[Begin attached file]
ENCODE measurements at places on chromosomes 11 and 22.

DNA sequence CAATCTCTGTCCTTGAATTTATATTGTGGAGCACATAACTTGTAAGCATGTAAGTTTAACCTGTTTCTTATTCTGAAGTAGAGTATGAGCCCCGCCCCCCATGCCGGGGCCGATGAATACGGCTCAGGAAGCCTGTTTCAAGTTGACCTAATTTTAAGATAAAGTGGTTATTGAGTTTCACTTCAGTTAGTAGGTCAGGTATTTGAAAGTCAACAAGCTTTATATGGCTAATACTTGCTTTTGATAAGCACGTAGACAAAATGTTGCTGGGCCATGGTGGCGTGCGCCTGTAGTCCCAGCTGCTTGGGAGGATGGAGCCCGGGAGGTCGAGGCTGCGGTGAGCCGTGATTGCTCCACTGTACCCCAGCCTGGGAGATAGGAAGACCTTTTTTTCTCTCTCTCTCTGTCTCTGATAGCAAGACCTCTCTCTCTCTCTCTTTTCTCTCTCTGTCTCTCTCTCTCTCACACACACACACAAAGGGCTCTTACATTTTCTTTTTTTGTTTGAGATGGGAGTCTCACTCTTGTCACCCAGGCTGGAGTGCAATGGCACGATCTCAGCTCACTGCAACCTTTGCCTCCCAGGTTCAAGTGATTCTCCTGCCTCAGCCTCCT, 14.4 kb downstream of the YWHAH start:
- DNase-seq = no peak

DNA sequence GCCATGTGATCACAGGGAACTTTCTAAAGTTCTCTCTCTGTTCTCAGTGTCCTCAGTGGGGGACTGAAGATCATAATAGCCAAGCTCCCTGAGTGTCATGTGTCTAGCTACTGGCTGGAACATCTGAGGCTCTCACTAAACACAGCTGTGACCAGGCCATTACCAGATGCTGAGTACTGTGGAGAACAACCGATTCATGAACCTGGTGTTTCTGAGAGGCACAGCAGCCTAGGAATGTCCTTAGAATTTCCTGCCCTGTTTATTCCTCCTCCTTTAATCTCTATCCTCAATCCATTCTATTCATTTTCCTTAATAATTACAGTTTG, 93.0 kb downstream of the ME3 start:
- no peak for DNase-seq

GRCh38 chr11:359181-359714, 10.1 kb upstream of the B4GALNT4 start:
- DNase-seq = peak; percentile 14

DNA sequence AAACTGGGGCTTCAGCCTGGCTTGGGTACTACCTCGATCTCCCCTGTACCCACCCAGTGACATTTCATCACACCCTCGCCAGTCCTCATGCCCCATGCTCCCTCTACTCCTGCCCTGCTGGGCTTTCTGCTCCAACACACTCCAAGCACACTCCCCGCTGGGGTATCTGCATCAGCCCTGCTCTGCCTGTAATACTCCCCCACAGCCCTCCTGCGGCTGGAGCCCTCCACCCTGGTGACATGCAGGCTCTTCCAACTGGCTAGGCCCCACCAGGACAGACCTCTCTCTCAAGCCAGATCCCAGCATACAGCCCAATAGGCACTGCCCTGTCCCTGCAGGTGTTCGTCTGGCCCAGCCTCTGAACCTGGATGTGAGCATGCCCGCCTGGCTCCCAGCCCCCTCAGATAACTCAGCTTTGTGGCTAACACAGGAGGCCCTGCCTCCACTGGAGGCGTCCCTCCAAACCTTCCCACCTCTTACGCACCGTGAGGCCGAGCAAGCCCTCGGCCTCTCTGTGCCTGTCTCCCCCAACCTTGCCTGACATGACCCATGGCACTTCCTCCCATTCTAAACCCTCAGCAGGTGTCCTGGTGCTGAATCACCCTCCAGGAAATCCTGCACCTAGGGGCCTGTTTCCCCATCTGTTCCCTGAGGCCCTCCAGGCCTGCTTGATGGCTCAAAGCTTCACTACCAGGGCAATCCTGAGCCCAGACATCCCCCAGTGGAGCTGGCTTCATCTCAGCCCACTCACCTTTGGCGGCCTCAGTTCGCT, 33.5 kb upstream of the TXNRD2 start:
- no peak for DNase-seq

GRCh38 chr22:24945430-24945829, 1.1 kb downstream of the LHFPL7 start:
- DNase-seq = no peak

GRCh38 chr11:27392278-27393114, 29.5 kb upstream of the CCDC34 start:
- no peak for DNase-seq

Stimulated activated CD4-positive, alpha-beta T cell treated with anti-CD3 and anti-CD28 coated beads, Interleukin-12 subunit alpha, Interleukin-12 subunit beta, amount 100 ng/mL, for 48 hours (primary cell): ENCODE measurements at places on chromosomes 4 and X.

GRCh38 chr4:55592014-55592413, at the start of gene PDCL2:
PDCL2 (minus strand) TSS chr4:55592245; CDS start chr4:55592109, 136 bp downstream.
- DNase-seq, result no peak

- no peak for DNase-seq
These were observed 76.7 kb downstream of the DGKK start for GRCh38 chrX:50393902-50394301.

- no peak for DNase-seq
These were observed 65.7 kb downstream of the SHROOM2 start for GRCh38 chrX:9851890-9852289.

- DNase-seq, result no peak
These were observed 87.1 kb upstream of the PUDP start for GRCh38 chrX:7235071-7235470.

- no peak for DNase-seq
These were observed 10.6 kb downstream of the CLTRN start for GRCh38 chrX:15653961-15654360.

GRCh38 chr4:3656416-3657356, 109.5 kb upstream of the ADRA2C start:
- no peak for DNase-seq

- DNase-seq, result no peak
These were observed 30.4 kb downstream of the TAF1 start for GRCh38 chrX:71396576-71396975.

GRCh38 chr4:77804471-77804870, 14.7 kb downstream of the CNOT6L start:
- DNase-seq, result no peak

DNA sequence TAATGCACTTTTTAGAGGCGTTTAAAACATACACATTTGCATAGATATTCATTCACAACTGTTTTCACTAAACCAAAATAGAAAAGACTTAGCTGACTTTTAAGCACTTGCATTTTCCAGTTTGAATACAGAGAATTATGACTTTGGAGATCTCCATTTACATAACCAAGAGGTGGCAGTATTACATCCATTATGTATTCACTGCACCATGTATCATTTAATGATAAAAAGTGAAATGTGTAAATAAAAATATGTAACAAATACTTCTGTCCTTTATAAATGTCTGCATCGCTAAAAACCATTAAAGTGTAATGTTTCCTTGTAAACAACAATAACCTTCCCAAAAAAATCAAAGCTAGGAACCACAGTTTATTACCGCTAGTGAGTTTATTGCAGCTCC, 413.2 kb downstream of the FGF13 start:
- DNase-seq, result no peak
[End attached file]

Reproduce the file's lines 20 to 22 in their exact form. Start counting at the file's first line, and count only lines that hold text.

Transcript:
- no peak for DNase-seq
These were observed 65.7 kb downstream of the SHROOM2 start for GRCh38 chrX:9851890-9852289.

- DNase-seq, result no peak